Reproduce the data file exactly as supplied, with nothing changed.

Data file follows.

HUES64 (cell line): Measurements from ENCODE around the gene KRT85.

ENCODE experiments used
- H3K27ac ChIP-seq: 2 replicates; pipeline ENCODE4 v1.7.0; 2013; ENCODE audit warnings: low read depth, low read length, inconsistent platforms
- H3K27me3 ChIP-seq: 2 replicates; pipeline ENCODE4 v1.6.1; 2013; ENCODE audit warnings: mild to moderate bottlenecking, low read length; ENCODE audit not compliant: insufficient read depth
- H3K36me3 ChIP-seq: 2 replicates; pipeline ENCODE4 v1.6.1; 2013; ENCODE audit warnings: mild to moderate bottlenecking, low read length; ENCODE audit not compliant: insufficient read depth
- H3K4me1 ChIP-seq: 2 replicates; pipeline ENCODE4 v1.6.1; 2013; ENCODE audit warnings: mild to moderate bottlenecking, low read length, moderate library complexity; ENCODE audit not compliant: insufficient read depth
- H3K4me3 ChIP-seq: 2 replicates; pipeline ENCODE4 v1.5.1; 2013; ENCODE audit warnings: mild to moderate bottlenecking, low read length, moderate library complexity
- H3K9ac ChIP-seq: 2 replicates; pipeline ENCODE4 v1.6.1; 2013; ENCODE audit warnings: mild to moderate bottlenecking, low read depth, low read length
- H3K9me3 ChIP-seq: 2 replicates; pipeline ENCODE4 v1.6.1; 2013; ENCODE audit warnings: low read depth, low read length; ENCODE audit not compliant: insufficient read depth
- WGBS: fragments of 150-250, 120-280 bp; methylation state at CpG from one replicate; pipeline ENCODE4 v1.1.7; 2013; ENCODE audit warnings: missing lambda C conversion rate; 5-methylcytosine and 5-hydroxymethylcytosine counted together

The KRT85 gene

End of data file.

HUES64 (cell line): Measurements from ENCODE around the gene KRT85.

ENCODE experiments used
- H3K27ac ChIP-seq: 2 replicates; pipeline ENCODE4 v1.7.0; 2013; ENCODE audit warnings: low read depth, low read length, inconsistent platforms
- H3K27me3 ChIP-seq: 2 replicates; pipeline ENCODE4 v1.6.1; 2013; ENCODE audit warnings: mild to moderate bottlenecking, low read length; ENCODE audit not compliant: insufficient read depth
- H3K36me3 ChIP-seq: 2 replicates; pipeline ENCODE4 v1.6.1; 2013; ENCODE audit warnings: mild to moderate bottlenecking, low read length; ENCODE audit not compliant: insufficient read depth
- H3K4me1 ChIP-seq: 2 replicates; pipeline ENCODE4 v1.6.1; 2013; ENCODE audit warnings: mild to moderate bottlenecking, low read length, moderate library complexity; ENCODE audit not compliant: insufficient read depth
- H3K4me3 ChIP-seq: 2 replicates; pipeline ENCODE4 v1.5.1; 2013; ENCODE audit warnings: mild to moderate bottlenecking, low read length, moderate library complexity
- H3K9ac ChIP-seq: 2 replicates; pipeline ENCODE4 v1.6.1; 2013; ENCODE audit warnings: mild to moderate bottlenecking, low read depth, low read length
- H3K9me3 ChIP-seq: 2 replicates; pipeline ENCODE4 v1.6.1; 2013; ENCODE audit warnings: low read depth, low read length; ENCODE audit not compliant: insufficient read depth
- WGBS: fragments of 150-250, 120-280 bp; methylation state at CpG from one replicate; pipeline ENCODE4 v1.1.7; 2013; ENCODE audit warnings: missing lambda C conversion rate; 5-methylcytosine and 5-hydroxymethylcytosine counted together

The KRT85 gene